Looking for Bigs

Big Brothers/Big Sisters program recruiting mentors
Mentor and Big Sister Corie Charpentier, left, hangs with her little Brother, Gabe. BY MOLLY MACMILLAN
November 7, 2013

Big Brothers/Big Sisters has plenty of children who need mentors, but mentors of all ages are in short supply in Sussex County.

Big Brothers/Big Sisters Program Manager Raymond Quillen said, "It's an issue we deal with nationally. We need money, but sometimes I think we need volunteers more."

At Big Brothers/Big Sisters, case managers match youth ages 6 to 17 with adults who, after completing a background check and screening process, agree to act as mentors and friends to  students who have been referred and are often from nontraditional or single-parent families.

The program faces a shortage of mentors for all children, he said, but he would especially like to welcome more men into the program to serve as Big Brothers to kids looking for guidance.

As many as 70 percent of the volunteers are women, Quillen said.

"We would be ecstatic if we had volunteers for all the waiting kids," he said. "We really need men to step up and to help with the program."

Case manager Nancy Raihaill said students and mentors are paired based on geographic location and common or shared interests to meet once a week in schools or several times monthly in a community setting.

Mentors may help a student with schoolwork, but more often, pairs spend time doing leisurely activities such as going out to dinner, catching a movie or playing sports and developing a friendship.

Many times, students in the program will open up to a Big Brother or Big Sister about things they won't reveal to a parent or guardian, another benefit of the program, Quillen said. Instead of turning to peers, kids in the program may often seek out advice from their mentor and benefit from the counsel of an adult they trust.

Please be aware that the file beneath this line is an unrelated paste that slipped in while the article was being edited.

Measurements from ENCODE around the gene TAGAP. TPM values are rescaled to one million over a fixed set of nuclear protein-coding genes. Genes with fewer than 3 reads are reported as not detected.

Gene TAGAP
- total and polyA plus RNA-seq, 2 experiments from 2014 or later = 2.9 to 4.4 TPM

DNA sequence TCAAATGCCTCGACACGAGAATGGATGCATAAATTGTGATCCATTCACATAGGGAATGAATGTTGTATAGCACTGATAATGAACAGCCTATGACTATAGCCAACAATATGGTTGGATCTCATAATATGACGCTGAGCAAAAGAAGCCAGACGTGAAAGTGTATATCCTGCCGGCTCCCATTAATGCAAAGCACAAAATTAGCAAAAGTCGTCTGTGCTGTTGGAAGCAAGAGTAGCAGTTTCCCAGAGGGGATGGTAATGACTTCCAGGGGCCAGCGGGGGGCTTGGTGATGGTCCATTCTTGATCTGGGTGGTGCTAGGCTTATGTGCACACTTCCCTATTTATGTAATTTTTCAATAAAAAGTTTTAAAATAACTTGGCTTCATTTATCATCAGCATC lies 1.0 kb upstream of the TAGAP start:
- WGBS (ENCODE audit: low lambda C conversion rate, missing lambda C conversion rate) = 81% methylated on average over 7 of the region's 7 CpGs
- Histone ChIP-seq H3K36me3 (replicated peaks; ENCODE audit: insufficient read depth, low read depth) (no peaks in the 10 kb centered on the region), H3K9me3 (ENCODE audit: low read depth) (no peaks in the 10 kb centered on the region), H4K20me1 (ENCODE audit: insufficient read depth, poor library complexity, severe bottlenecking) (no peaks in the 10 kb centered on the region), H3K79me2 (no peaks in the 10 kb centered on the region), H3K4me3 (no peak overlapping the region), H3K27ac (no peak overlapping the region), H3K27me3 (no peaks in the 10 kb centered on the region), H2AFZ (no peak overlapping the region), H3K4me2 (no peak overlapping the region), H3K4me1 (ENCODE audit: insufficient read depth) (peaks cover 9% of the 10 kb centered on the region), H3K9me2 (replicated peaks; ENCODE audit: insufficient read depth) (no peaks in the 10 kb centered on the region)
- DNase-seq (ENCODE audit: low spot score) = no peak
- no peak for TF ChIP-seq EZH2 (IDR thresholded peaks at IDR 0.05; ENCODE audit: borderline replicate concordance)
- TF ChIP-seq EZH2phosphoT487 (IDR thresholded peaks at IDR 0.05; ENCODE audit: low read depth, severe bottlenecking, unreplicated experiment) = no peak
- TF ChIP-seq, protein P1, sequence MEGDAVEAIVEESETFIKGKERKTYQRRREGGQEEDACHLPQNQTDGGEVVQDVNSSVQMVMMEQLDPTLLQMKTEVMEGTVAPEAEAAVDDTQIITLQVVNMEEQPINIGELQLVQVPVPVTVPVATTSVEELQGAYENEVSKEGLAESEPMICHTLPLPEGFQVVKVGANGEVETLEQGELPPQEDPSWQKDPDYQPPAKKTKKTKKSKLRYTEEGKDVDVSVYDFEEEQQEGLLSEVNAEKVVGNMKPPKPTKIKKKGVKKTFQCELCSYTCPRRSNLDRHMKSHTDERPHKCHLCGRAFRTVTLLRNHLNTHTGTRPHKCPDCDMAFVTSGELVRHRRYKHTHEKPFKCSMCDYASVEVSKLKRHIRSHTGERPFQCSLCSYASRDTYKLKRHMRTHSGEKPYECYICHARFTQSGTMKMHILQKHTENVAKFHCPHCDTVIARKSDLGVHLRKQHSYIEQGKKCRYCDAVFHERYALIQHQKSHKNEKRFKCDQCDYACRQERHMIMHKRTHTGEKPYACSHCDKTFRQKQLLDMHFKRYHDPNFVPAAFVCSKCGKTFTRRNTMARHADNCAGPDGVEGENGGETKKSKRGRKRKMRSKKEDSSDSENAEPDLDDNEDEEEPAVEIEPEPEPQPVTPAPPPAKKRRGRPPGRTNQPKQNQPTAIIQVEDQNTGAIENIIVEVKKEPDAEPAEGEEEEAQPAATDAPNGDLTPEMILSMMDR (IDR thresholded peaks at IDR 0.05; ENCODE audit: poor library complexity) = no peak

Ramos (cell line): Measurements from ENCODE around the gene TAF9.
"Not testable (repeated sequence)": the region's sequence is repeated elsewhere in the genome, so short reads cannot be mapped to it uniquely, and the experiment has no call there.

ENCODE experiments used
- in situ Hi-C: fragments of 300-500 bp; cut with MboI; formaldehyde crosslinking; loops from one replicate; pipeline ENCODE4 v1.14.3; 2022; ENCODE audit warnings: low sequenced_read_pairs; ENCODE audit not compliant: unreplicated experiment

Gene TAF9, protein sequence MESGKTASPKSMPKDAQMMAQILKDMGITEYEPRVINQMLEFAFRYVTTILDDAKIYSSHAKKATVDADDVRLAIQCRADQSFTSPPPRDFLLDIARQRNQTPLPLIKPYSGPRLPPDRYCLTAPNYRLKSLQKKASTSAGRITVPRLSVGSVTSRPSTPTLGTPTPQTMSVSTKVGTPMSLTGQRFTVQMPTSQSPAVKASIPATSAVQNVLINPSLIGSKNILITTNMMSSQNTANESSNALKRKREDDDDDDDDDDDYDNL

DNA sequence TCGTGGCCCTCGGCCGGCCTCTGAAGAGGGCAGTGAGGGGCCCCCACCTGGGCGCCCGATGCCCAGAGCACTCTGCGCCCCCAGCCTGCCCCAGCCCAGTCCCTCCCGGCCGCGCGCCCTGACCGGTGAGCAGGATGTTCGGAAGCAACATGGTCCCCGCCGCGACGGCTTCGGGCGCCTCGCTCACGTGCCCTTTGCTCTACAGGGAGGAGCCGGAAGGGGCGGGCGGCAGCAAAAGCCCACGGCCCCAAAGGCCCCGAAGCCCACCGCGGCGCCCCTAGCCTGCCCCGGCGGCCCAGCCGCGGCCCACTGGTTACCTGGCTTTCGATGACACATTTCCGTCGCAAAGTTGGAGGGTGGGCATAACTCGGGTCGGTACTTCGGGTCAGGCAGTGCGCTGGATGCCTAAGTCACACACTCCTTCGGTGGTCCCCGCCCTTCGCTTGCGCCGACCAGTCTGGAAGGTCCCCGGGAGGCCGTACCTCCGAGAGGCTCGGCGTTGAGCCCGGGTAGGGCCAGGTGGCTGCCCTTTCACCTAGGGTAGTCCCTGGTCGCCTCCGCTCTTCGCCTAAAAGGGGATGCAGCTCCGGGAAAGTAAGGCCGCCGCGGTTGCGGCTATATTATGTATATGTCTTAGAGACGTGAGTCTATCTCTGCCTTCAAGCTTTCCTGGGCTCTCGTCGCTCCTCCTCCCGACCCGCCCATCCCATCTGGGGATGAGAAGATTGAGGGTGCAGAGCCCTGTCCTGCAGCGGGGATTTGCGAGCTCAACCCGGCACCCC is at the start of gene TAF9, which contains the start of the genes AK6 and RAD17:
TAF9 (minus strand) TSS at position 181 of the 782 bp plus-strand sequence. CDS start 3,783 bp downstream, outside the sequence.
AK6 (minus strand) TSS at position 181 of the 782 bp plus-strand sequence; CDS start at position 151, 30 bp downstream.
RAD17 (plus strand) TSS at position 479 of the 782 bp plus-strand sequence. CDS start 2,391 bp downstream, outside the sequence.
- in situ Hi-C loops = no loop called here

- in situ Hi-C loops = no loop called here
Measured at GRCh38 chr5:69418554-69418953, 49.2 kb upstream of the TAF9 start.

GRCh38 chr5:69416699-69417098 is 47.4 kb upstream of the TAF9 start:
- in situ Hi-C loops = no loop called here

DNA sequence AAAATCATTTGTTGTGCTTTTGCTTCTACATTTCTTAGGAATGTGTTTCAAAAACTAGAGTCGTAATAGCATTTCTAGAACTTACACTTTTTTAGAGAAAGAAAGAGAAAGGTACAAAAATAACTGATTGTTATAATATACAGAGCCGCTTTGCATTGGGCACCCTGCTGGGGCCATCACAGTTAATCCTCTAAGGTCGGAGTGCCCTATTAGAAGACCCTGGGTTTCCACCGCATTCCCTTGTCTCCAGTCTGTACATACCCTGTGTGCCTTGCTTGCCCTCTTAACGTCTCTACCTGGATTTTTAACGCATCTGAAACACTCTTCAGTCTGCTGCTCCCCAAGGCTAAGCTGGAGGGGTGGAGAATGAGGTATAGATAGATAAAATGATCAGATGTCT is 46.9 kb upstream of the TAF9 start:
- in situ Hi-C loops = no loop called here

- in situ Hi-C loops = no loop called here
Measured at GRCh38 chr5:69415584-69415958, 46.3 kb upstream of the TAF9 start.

"We are trying to put them with a mentor and a friend," Raihall said. "Not someone to replace Mom or Dad."

Anyone 18 years old to 80 can become a mentor, Quillen said. Younger mentors may do more high-energy activities with their littles, but often the older volunteers have the most experience to share, he said.

"Even the oldest volunteers have wisdom and interest in what kids are doing in their lives," Quillen said.

Often, volunteers like Corie Charpentier, a graduate student at the University of Delaware Hugh R. Sharp Campus  in Lewes, are surprised at how much they get from the experience as well.

"I'm probably learning more than he is," Charpentier said, pointing to her "little brother," Gabe. "I was looking for an outlet other than work and school. It's nice to interact with someone other than scientists."

For more information or to get involved as a mentor at Big Brothers/Big Sisters of Delaware, go to or call 302-856-2918.



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